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Welcome to Regression Alert, your weekly guide to using regression to predict the future with uncanny accuracy.
For those who are new to the feature, here's the deal: every week, I dive into the topic of regression to the mean. Sometimes, I'll explain what it really is, why you hear so much about it, and how you can harness its power for yourself. Sometimes, I'll give some practical examples of regression at work.
In weeks where I'm giving practical examples, I will select a metric to focus on. I'll rank all players in the league according to that metric and separate the top players into Group A and the bottom players into Group B. I will verify that the players in Group A have outscored the players in Group B to that point in the season. And then I will predict that, by the magic of regression, Group B will outscore Group A going forward.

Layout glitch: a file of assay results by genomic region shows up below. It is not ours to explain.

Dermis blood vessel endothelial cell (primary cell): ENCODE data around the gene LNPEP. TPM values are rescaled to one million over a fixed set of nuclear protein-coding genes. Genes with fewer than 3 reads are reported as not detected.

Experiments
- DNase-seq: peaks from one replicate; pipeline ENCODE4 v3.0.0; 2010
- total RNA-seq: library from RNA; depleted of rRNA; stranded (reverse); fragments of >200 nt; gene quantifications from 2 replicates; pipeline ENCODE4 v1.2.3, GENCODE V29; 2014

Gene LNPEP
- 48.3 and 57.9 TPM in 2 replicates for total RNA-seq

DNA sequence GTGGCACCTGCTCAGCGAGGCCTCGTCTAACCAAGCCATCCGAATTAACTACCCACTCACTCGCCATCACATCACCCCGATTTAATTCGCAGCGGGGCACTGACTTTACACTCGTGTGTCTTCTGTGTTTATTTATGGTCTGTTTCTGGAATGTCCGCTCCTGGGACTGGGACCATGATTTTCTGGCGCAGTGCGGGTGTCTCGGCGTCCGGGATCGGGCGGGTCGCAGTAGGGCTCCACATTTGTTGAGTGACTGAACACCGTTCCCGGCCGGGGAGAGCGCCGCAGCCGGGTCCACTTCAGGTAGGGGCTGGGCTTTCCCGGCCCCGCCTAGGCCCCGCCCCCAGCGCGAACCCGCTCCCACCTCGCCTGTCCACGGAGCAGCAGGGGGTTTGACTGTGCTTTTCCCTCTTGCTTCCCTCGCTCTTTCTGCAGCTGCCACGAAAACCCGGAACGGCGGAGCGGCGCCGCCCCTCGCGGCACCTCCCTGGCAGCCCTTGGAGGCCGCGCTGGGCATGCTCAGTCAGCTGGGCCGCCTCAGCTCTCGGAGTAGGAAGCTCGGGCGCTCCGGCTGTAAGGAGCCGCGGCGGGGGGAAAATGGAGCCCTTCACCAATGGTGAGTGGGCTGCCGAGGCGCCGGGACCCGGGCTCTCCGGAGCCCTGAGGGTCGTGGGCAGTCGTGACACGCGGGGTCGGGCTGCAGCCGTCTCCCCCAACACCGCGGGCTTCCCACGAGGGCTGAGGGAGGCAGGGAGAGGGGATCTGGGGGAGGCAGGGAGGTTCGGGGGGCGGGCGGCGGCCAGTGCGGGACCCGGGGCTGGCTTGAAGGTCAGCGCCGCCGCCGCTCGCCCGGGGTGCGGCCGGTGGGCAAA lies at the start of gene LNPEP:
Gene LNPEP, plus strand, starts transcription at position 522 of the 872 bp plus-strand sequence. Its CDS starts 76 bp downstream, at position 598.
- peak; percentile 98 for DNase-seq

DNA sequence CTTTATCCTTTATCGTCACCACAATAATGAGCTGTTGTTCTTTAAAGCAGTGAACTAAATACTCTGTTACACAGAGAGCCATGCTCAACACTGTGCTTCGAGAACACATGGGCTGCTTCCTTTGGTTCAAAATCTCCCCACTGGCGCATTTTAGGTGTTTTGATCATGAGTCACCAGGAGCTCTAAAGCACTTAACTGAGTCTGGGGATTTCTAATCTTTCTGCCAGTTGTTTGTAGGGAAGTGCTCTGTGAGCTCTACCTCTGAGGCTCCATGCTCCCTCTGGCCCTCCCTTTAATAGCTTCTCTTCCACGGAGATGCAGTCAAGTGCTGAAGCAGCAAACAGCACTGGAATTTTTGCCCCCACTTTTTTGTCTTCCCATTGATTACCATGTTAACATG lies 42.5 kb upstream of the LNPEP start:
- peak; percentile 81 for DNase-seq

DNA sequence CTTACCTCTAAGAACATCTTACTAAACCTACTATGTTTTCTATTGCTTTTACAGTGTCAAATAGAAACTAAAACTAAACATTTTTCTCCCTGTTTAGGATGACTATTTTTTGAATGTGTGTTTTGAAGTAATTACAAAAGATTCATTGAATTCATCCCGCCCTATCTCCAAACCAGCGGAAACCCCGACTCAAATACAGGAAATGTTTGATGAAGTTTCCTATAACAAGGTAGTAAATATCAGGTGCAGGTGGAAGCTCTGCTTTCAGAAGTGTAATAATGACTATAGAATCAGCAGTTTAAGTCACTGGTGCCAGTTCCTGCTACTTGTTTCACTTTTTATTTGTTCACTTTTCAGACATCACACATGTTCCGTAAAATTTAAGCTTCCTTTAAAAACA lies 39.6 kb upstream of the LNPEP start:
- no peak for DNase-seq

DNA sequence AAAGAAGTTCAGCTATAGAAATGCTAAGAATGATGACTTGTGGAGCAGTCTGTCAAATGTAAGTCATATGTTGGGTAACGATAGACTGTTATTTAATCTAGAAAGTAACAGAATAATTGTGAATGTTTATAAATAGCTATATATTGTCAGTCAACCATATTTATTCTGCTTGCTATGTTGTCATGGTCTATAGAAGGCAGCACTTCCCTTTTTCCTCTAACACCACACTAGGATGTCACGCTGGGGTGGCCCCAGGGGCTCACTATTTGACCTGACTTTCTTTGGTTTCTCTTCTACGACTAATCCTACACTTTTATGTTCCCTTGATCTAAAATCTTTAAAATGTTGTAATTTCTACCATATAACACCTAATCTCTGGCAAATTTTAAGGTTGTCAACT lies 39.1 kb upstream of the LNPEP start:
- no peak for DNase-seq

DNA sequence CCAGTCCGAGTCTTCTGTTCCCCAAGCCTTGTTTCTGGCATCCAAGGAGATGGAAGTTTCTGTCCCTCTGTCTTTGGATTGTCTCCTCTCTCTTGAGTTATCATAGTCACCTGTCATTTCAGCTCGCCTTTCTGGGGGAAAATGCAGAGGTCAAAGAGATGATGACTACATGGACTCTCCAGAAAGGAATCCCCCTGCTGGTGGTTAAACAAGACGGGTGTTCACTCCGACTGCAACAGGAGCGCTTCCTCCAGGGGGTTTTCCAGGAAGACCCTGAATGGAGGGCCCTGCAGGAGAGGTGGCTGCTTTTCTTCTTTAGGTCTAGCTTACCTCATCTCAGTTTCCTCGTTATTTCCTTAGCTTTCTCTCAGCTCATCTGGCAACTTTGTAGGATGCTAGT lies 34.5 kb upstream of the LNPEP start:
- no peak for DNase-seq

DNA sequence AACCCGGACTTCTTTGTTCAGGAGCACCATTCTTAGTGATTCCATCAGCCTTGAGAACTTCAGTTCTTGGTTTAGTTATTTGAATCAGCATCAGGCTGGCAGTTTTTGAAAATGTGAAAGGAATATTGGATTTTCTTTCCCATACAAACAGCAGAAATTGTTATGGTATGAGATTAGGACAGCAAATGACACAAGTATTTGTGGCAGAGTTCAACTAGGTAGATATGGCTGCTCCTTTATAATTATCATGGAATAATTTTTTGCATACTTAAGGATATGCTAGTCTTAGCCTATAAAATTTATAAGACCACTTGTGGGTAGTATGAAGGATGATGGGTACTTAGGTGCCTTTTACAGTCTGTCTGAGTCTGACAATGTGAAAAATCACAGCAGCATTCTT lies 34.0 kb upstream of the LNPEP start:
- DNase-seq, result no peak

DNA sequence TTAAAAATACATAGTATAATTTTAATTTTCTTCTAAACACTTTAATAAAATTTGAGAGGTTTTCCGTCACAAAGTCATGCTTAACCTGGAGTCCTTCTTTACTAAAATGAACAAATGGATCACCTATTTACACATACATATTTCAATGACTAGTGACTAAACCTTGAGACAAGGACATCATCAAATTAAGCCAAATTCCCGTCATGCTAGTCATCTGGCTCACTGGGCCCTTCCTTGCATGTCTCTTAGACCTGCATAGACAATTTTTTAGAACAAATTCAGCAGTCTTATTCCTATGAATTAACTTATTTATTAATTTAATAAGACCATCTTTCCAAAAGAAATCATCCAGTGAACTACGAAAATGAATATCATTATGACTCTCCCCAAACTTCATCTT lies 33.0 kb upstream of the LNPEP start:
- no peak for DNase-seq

Crucially, I don't get to pick my samples (other than choosing which metric to focus on). If I'm looking at receivers and Justin Jefferson is one of the top performers in my sample, then Justin Jefferson goes into Group A, and may the fantasy gods show mercy on my predictions.
Most importantly, because predictions mean nothing without accountability, I report on all my results in real time and end each season with a summary. Here's a recap from last year detailing every prediction I made in 2022, along with all results from this column's six-year history (my predictions have gone 36-10, a 78% success rate). And here are similar roundups from 2021, 2020, 2019, 2018, and 2017.